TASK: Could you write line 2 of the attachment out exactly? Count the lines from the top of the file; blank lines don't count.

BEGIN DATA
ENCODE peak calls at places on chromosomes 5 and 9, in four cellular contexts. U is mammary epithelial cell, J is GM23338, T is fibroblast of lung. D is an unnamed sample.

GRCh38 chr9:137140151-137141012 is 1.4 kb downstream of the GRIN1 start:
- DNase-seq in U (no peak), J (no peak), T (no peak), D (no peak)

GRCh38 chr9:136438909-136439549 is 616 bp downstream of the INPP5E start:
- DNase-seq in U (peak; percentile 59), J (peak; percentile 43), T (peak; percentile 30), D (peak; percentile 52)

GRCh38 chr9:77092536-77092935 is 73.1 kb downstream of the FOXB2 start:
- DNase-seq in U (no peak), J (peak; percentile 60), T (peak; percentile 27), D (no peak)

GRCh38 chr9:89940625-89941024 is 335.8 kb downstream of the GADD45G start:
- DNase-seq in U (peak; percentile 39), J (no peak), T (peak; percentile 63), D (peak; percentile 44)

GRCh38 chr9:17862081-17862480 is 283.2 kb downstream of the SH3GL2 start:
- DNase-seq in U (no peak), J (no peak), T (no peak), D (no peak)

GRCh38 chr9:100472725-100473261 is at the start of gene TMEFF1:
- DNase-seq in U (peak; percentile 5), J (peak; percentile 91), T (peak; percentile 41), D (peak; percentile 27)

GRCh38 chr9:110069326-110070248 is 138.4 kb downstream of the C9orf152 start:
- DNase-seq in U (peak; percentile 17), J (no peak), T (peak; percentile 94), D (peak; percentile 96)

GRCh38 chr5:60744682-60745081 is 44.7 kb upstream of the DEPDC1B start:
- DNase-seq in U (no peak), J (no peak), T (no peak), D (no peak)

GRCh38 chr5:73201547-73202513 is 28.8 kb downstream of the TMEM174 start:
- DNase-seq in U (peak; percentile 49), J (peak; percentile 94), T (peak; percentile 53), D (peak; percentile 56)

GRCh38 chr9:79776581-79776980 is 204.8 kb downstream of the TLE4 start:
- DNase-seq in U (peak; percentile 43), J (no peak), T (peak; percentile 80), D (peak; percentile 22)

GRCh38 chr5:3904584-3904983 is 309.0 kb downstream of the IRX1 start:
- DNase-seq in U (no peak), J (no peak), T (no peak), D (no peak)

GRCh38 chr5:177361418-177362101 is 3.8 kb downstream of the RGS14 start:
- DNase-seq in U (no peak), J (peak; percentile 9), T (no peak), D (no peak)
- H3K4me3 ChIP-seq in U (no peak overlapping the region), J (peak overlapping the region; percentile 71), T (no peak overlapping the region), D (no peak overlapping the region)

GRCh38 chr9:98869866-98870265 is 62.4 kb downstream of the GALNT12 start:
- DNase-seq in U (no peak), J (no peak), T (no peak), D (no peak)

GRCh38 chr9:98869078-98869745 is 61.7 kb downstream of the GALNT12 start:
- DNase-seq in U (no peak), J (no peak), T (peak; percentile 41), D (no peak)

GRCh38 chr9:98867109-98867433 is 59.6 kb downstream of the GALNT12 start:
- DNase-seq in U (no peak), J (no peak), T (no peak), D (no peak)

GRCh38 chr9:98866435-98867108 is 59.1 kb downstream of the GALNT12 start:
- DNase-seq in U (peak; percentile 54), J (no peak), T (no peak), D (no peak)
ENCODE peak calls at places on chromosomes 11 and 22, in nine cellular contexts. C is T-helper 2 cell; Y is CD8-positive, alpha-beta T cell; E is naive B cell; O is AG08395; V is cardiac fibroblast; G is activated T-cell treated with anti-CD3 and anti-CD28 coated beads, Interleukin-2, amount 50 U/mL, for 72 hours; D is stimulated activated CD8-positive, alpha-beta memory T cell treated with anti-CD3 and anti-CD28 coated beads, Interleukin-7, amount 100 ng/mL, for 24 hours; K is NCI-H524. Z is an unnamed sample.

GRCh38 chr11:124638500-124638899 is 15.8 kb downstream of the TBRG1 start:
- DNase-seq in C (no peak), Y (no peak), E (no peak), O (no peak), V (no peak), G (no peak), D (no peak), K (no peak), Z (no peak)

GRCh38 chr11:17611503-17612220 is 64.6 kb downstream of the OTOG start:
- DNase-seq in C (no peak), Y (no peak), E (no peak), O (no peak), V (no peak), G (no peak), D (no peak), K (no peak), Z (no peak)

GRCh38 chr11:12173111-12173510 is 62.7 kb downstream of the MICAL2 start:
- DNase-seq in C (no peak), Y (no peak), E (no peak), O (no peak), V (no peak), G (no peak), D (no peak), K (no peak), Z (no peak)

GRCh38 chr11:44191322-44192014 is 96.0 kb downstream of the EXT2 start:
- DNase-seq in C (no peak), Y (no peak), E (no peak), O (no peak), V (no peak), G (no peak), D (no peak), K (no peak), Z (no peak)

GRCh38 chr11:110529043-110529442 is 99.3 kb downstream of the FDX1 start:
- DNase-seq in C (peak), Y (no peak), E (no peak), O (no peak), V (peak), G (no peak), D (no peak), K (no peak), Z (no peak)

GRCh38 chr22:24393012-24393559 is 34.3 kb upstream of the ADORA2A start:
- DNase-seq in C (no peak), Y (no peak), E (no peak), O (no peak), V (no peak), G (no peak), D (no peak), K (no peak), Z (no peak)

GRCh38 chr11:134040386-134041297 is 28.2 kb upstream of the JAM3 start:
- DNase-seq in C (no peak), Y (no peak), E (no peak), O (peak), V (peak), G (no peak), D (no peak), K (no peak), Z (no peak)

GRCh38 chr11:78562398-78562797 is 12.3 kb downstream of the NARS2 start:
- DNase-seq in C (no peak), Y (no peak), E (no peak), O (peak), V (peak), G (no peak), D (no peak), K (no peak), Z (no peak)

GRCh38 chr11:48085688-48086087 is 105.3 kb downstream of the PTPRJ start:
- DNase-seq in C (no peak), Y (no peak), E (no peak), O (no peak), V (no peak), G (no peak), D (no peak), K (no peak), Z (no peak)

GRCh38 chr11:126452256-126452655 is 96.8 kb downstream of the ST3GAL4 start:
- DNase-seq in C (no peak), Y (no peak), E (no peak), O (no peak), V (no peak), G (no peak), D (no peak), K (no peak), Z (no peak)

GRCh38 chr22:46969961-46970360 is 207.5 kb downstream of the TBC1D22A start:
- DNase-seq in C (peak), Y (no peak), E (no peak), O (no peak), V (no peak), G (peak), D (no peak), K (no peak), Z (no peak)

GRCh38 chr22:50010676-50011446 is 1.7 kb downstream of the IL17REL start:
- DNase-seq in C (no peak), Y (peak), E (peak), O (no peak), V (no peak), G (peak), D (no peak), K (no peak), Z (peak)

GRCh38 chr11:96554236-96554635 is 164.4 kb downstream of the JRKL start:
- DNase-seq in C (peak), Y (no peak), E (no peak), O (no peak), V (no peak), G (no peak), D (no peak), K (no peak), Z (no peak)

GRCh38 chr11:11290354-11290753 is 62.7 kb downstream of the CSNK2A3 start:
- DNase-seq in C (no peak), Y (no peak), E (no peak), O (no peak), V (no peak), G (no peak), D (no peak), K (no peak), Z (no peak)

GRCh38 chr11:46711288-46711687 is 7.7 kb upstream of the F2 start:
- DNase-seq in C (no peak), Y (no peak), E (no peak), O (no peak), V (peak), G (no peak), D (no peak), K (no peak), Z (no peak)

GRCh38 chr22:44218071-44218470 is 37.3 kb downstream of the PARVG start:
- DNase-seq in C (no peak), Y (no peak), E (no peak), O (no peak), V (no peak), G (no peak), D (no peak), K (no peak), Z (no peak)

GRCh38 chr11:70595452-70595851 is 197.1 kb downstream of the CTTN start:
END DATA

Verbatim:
GRCh38 chr9:137140151-137141012 is 1.4 kb downstream of the GRIN1 start: